There is no debate that an achievement gap exists in Middletown. In Middletown, as in practically every town across our country, a child's race (even more often than their economic status) is a steady predictor for their academic success. If our community can agree that White children are not inherently smarter than Black and Brown children, then we have to question why an estimated 70% of our Black and Brown children are not meeting our educational expectations. Middletown has a moral, ethical, and economic imperative to address the systemic issues that contribute to these disparities in educational outcomes.
Many Middletown community members participated in the survey and focus groups hosted for the Board of Education’s Superintendent search. We implored our elected officials to recognize the educational crisis we are facing and to put racial equity at the forefront of their decision making process. Members of the Middletown Racial Justice Coalition’s Education Committee also sent the Board a letter detailing several conditions crucial to contracting a Superintendent capable of addressing how our system has historically failed students of color. As this search process comes to a close and the interview process begins, we are disappointed that none of our suggestions were adopted and that there is no plan to address them in the weeks to come. For instance, we were outraged that almost all mentions of race and equity in the Boards’ Leadership Profile Report were erased and replaced with “ALL”.
We cannot both tout our diverse student population as a strength and then turn around and attempt to present our town and our needs homogeneously--this is intellectually dishonest and hypocritical. ALL of our children should be excelling in ALL our schools, ALL of our children should see themselves represented in our teaching and administrative staff, ALL of our children deserve to have their educational needs met but that is not our reality. Again, roughly 70% of our Black and Latino children are below grade level in reading--this is our reality. If we truly believe ALL our children should thrive in our schools, then we need to focus our collective efforts on improving outcomes for those who historically have not. And while one person cannot be expected to fix decades of inequity, we have a unique opportunity to find a leader who will set us on the right track.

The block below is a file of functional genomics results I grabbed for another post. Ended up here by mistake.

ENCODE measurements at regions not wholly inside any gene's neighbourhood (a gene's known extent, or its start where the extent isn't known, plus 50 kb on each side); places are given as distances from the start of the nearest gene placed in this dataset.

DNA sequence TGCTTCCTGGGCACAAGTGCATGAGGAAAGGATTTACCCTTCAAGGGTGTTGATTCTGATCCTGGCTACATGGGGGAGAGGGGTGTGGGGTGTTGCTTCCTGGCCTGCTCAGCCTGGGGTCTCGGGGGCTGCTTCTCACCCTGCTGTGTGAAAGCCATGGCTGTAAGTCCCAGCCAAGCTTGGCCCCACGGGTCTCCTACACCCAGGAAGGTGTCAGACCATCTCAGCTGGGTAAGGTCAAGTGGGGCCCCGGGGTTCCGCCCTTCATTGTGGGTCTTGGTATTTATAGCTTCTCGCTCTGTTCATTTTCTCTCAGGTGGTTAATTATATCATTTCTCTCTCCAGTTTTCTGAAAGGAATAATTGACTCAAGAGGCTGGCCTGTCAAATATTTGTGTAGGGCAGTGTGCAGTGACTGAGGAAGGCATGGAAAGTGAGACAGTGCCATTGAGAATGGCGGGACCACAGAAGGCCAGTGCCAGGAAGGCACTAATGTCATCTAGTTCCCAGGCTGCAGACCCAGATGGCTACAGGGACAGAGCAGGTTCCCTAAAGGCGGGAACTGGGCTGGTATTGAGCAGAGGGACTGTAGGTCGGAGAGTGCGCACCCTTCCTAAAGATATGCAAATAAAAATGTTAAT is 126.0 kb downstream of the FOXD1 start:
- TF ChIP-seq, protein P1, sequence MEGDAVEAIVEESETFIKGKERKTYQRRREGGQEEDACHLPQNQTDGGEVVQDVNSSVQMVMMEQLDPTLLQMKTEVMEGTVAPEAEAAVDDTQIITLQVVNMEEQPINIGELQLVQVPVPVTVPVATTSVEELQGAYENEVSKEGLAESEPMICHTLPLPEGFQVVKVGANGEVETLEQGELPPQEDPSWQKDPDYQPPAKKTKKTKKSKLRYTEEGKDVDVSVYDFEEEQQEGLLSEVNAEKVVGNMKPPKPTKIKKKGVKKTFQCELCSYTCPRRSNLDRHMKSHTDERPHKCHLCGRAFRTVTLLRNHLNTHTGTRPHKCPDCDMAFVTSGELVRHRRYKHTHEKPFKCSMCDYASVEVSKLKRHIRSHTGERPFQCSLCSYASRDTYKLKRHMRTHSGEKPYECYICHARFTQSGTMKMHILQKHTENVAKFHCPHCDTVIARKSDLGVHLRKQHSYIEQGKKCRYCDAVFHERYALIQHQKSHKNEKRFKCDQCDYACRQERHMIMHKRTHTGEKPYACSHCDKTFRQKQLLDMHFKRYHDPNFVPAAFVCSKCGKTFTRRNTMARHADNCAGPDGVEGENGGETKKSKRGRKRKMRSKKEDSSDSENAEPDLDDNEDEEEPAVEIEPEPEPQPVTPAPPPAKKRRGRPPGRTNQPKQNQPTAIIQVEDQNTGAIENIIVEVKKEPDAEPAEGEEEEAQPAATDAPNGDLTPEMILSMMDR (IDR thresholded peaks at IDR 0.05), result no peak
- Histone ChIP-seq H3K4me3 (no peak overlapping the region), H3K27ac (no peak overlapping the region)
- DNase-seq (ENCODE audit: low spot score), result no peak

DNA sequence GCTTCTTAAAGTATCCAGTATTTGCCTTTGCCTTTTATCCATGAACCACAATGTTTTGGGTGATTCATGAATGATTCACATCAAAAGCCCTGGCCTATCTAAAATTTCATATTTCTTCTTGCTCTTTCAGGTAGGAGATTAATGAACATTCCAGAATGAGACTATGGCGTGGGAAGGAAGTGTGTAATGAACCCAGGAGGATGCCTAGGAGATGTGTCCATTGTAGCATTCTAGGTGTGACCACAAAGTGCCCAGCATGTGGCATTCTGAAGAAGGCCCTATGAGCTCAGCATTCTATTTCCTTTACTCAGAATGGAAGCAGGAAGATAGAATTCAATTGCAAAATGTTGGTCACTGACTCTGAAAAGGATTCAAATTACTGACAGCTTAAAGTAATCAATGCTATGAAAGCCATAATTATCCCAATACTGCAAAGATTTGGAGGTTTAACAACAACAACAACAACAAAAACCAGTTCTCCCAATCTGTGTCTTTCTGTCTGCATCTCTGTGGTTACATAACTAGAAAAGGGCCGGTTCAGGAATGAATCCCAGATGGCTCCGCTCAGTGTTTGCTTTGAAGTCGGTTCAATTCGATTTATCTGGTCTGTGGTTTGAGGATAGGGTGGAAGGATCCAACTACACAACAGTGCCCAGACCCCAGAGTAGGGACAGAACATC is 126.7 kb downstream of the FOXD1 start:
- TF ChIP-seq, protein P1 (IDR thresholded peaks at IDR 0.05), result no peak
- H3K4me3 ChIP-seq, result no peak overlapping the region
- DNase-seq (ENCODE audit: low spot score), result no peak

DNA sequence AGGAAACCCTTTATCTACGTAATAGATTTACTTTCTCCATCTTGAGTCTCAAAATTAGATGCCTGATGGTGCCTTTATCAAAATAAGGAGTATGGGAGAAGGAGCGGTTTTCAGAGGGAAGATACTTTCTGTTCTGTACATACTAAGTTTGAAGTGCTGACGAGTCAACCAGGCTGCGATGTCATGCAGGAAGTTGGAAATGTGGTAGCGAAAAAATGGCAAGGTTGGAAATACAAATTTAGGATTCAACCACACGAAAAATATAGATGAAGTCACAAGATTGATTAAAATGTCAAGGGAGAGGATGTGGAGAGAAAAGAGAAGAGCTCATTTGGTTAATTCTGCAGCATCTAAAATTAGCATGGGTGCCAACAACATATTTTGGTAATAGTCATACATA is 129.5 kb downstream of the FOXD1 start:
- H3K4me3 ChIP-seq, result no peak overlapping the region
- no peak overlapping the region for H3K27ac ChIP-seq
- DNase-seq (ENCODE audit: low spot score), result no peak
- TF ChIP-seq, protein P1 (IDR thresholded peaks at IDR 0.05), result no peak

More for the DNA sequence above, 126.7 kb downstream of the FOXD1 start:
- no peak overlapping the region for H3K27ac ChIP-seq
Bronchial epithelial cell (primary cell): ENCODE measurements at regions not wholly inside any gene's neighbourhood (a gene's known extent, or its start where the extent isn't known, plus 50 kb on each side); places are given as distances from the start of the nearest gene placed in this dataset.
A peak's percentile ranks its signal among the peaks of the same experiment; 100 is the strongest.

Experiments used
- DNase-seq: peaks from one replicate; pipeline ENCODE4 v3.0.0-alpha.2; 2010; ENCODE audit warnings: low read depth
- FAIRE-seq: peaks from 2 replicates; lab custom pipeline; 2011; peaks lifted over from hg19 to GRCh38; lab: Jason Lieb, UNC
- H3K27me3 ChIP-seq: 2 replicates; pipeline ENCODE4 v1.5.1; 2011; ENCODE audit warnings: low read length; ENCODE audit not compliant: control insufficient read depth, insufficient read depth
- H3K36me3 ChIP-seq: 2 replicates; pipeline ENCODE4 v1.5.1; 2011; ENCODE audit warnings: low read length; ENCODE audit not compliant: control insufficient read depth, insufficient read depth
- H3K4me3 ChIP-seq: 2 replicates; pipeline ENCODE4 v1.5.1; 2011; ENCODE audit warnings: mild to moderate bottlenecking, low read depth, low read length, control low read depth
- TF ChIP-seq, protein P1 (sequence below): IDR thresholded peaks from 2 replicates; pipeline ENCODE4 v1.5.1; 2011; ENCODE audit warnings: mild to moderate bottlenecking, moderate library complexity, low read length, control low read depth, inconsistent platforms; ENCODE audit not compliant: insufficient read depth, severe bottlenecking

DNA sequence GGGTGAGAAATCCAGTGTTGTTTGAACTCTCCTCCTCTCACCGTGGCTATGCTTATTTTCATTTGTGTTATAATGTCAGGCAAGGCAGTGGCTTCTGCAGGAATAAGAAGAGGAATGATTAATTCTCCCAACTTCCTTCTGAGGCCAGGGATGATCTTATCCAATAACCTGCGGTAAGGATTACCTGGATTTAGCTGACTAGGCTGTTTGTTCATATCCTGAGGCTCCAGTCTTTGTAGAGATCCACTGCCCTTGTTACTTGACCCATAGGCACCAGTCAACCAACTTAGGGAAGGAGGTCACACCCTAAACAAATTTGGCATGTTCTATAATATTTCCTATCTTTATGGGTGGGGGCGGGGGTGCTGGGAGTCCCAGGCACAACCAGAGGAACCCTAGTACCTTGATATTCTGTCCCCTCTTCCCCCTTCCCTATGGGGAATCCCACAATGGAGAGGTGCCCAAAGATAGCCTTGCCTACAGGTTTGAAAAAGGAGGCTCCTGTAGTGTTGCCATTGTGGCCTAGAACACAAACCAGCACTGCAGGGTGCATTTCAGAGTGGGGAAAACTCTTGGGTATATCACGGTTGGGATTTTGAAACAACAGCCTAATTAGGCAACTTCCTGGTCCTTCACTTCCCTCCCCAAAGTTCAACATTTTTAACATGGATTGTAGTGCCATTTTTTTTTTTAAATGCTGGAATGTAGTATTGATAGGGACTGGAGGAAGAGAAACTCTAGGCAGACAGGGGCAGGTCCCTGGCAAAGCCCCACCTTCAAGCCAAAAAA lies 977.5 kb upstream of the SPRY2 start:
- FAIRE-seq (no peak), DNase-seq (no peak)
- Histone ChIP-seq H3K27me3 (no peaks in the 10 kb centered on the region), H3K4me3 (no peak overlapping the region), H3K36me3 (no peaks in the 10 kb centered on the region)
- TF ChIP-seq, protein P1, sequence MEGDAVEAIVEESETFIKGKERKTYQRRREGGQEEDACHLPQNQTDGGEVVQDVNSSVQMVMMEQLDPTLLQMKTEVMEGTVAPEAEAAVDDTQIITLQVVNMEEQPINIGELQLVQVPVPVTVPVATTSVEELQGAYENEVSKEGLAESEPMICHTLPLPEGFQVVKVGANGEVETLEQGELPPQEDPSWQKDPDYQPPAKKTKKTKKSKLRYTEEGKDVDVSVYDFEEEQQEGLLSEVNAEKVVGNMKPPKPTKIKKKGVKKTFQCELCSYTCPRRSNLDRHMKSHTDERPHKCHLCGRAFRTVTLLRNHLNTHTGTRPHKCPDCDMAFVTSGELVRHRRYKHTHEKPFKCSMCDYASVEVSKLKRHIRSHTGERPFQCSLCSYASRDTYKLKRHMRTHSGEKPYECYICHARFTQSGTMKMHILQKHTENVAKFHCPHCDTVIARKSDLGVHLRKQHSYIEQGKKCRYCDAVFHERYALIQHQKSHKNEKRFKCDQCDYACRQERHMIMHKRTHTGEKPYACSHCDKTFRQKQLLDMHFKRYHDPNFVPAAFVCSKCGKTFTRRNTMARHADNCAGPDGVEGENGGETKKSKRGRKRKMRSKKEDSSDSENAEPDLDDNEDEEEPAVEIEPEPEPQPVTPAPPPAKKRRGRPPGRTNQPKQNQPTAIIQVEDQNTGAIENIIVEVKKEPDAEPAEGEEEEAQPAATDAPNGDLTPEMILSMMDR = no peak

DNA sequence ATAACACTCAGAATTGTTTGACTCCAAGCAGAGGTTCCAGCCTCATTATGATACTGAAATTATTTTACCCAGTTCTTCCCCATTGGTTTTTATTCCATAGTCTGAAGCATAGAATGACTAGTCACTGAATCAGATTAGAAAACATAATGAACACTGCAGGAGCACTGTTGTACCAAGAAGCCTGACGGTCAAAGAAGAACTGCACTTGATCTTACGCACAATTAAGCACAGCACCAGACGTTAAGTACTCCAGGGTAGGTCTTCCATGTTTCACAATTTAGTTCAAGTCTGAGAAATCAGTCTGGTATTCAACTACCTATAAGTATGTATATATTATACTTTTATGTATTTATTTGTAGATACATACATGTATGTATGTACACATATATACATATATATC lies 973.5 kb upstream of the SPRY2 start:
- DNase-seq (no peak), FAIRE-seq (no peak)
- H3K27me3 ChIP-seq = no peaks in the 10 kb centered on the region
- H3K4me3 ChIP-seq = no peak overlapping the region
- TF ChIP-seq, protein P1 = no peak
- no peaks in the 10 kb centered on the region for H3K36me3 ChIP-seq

There is no clearer indicator of the depth of our systemic issues around race then the ease with which the people entrusted to represent ALL of us can actively ignore every data point representing the struggles of some of us. Not only has our Board rejected the idea that we need to find an educational leader well-versed in racial equity, they have not even able to admit and have used language that actively erases the fact that we have a problem. Furthermore, based on their timeline, it seems one series of focus groups and a pre-search survey were the only opportunities for community engagement in the decision process. This should raise alarms. We should all be concerned with Cooperative Educational Services’ ability to secure an educational leader prepared for the unique challenges around equity for the City of Middletown.
The current lack of communication between the Board and the community indicate that this process does not include us all and thereby will not fulfill the needs of us all. As such, we insist Middletown BoE incorporate our original suggestions in their process. This includes requiring finalists to share their vision for Middletown Schools via public presentations with opportunity for community feedback. This decision is too important to be made with minimal community input and demands transparency. Our coalition has offered and continues to offer BoE leaders our support in creating an inclusive and equitable education community for our children. The first step forward is admitting we have a problem.
Quentin Phipps and Diana Martinez
Education Subcommittee Co-Chairs
Middletown Racial Justice Coalition